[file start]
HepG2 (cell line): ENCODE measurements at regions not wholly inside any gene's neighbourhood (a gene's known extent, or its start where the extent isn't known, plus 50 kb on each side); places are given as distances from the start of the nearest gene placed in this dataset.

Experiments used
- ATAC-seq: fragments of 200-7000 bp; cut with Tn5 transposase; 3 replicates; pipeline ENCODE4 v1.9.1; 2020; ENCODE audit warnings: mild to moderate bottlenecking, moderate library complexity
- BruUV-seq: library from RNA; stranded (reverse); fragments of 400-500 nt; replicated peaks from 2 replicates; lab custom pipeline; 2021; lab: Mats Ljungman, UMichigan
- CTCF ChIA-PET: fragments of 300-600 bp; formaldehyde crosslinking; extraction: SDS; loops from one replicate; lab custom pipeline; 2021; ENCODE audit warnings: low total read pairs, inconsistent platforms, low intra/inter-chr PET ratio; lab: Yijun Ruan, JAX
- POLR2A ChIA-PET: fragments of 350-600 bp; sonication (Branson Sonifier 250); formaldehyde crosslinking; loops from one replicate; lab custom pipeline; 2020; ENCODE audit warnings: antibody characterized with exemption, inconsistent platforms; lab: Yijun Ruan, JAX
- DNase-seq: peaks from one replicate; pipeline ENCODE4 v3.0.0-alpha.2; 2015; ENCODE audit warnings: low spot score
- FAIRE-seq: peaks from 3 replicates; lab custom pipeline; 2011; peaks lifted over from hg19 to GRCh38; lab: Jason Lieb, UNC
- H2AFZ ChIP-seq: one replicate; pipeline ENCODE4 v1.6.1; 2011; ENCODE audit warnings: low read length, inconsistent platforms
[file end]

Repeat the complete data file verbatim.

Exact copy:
HepG2 (cell line): ENCODE measurements at regions not wholly inside any gene's neighbourhood (a gene's known extent, or its start where the extent isn't known, plus 50 kb on each side); places are given as distances from the start of the nearest gene placed in this dataset.

Experiments used
- ATAC-seq: fragments of 200-7000 bp; cut with Tn5 transposase; 3 replicates; pipeline ENCODE4 v1.9.1; 2020; ENCODE audit warnings: mild to moderate bottlenecking, moderate library complexity
- BruUV-seq: library from RNA; stranded (reverse); fragments of 400-500 nt; replicated peaks from 2 replicates; lab custom pipeline; 2021; lab: Mats Ljungman, UMichigan
- CTCF ChIA-PET: fragments of 300-600 bp; formaldehyde crosslinking; extraction: SDS; loops from one replicate; lab custom pipeline; 2021; ENCODE audit warnings: low total read pairs, inconsistent platforms, low intra/inter-chr PET ratio; lab: Yijun Ruan, JAX
- POLR2A ChIA-PET: fragments of 350-600 bp; sonication (Branson Sonifier 250); formaldehyde crosslinking; loops from one replicate; lab custom pipeline; 2020; ENCODE audit warnings: antibody characterized with exemption, inconsistent platforms; lab: Yijun Ruan, JAX
- DNase-seq: peaks from one replicate; pipeline ENCODE4 v3.0.0-alpha.2; 2015; ENCODE audit warnings: low spot score
- FAIRE-seq: peaks from 3 replicates; lab custom pipeline; 2011; peaks lifted over from hg19 to GRCh38; lab: Jason Lieb, UNC
- H2AFZ ChIP-seq: one replicate; pipeline ENCODE4 v1.6.1; 2011; ENCODE audit warnings: low read length, inconsistent platforms